Any voting system that is Condorcet compatible will comply with the majority criterion. I.e. the Condorcet criterion is strictly stronger than the majority criterion (as per your source). The Condorcet criterion also doesn't allow the center-squeeze issue. Let's take your example.
You note a system where 35% of voters prefer the left extreme (L) and 35% the right extreme (R). The remaining 30% prefer the compromise (C) as their first choice. Let's assume that those who prefer the compromise are evenly divided between left and right as their second choice. The compromise is the second choice for all those who prefer either extreme (and the other extreme is the third choice). And there are only the three options. In a Condorcet ranking, this would show as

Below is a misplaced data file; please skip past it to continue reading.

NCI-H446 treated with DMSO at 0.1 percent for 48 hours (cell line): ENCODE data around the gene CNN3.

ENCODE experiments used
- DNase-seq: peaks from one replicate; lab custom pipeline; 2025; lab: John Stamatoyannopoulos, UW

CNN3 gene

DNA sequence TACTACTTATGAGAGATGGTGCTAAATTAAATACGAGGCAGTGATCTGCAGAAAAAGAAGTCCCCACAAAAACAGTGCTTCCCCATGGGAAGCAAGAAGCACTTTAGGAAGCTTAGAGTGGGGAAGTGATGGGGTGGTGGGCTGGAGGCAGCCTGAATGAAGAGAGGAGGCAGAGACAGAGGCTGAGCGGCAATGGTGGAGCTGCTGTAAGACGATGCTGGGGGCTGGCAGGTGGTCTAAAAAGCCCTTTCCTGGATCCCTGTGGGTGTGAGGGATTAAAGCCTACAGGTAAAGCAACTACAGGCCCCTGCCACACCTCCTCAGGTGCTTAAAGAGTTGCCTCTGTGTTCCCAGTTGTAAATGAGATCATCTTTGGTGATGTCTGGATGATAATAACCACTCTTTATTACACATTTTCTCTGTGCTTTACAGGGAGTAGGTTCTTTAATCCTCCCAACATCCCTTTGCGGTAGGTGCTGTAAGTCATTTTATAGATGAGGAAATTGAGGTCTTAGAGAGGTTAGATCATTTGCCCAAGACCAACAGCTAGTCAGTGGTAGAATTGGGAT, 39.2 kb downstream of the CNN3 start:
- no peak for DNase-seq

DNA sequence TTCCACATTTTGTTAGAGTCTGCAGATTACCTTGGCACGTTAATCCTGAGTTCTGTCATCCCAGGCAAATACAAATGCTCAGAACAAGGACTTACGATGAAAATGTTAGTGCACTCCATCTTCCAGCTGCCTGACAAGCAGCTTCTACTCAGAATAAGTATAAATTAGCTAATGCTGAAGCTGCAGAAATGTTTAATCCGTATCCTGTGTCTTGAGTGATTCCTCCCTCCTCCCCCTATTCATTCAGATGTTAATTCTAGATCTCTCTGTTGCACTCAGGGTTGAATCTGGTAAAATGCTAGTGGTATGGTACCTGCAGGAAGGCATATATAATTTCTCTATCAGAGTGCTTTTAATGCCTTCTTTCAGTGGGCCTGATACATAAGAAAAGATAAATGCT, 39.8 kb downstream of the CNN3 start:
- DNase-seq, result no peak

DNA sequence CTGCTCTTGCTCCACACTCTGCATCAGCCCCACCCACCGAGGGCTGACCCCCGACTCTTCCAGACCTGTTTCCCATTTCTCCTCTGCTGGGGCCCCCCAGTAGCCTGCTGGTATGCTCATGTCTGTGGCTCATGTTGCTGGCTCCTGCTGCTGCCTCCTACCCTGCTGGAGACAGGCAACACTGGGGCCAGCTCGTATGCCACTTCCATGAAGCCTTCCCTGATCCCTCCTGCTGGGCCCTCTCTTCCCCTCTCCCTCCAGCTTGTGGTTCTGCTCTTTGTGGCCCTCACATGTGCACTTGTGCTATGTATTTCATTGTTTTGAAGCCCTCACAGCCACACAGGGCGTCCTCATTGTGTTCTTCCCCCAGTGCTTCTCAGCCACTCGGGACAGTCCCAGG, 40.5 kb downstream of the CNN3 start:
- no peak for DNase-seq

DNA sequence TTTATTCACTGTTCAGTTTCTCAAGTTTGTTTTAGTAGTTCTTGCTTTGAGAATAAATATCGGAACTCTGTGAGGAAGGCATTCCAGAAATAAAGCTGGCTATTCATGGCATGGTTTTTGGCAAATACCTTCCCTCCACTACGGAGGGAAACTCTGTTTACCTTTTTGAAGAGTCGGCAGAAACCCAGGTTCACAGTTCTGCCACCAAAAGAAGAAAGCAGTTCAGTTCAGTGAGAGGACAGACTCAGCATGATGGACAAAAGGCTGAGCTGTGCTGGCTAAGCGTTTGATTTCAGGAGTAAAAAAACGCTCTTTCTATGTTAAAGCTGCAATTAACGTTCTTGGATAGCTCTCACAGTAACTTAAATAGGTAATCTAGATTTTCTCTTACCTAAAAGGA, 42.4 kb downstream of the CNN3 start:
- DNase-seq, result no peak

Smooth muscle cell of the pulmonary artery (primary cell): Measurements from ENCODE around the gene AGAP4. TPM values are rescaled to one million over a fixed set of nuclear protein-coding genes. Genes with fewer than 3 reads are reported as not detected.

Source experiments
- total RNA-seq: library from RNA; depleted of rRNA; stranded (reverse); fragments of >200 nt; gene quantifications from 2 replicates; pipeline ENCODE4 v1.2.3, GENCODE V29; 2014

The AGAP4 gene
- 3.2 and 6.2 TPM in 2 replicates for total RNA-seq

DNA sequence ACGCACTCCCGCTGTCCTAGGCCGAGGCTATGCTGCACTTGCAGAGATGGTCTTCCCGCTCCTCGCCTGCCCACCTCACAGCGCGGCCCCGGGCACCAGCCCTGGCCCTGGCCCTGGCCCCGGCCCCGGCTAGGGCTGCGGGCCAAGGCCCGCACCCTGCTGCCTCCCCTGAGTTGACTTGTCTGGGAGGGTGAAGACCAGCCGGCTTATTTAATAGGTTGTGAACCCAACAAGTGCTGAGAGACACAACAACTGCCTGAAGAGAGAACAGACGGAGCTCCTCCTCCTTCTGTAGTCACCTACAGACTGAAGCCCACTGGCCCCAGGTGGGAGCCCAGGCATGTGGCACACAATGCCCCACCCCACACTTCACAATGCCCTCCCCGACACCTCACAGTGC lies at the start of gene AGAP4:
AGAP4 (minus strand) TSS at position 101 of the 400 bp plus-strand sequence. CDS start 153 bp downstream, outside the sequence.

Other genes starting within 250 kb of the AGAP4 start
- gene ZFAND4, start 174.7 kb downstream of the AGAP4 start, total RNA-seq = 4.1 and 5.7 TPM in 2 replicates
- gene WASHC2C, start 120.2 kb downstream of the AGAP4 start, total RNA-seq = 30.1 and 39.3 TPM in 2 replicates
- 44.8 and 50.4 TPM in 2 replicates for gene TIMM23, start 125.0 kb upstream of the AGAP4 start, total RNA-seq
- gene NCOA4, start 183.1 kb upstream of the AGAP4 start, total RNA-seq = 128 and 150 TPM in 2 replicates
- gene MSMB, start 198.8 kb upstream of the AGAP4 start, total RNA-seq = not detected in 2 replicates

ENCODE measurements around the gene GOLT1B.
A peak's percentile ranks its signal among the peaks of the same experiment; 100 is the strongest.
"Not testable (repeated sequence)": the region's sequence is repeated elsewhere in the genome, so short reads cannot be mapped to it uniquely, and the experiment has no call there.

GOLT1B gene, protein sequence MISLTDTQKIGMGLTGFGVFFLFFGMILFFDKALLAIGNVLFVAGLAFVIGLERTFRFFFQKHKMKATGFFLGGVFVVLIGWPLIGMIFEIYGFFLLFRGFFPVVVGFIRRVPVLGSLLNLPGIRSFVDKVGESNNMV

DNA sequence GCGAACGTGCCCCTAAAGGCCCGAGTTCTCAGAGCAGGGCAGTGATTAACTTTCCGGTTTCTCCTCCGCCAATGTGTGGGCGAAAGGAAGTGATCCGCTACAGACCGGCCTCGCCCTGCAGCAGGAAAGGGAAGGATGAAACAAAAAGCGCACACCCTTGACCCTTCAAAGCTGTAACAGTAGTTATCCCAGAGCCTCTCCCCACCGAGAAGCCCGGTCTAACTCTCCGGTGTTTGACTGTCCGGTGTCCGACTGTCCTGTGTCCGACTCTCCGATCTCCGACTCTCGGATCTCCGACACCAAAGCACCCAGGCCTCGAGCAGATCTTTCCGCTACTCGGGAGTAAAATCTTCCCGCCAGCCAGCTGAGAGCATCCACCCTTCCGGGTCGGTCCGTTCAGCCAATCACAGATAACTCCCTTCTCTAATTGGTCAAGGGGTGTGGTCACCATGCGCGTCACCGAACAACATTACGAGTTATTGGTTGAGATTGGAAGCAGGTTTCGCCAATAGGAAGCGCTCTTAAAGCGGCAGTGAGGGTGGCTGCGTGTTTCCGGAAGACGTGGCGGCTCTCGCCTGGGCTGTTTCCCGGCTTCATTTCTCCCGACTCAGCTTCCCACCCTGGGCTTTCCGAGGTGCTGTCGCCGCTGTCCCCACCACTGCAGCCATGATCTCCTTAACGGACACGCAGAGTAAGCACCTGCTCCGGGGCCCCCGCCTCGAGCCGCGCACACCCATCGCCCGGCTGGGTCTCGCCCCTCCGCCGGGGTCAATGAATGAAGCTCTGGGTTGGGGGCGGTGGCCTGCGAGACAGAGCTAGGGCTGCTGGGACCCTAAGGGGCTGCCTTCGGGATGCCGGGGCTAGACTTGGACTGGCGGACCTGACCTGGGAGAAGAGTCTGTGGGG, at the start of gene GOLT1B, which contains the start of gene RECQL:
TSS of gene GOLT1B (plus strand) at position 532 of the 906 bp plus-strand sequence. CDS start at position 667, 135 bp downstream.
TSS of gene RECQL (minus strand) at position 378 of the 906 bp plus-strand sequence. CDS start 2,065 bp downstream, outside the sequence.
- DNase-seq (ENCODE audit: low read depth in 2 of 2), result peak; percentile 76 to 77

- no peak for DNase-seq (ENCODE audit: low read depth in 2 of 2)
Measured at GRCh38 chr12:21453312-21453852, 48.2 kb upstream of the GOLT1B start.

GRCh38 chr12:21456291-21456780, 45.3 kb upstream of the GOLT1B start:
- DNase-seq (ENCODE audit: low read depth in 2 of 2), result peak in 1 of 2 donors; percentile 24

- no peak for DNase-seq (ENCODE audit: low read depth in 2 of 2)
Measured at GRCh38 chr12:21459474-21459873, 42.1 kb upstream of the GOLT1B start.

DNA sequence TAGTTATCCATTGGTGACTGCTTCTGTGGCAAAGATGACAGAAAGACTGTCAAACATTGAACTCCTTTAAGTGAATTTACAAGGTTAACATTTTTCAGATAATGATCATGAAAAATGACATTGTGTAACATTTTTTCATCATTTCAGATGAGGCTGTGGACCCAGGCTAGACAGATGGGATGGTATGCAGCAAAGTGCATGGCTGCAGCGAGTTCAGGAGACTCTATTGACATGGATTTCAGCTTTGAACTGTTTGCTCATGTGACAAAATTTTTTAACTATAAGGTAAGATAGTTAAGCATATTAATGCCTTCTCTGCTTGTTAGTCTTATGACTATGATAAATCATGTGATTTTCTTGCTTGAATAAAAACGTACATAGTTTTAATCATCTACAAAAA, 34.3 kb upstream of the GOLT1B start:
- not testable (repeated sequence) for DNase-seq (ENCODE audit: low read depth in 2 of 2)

- 35% L>C>R
- 35% R>C>L
- 15% C>L>R
- 15% C>R>L
So 35% prefer L to C (L>C>R) and 65% prefer C to L (R>C>L, C>L>R, C>R>L).
35% prefer R to C and 65% prefer C to R.
50% prefer L to R and 50% prefer R to L.
The net result is that C wins over both L and R on the first round (as the Condorcet winner). So in any Condorcet-compliant method, there is no center-squeeze.
The center-squeeze only occurs in a left/right paradigm like that when only the first choice voters are counted for the initial elimination. Examples of voting systems like that are Plurality and IRV (Instant Runoff Voting; also known as Alternative Vote and other names).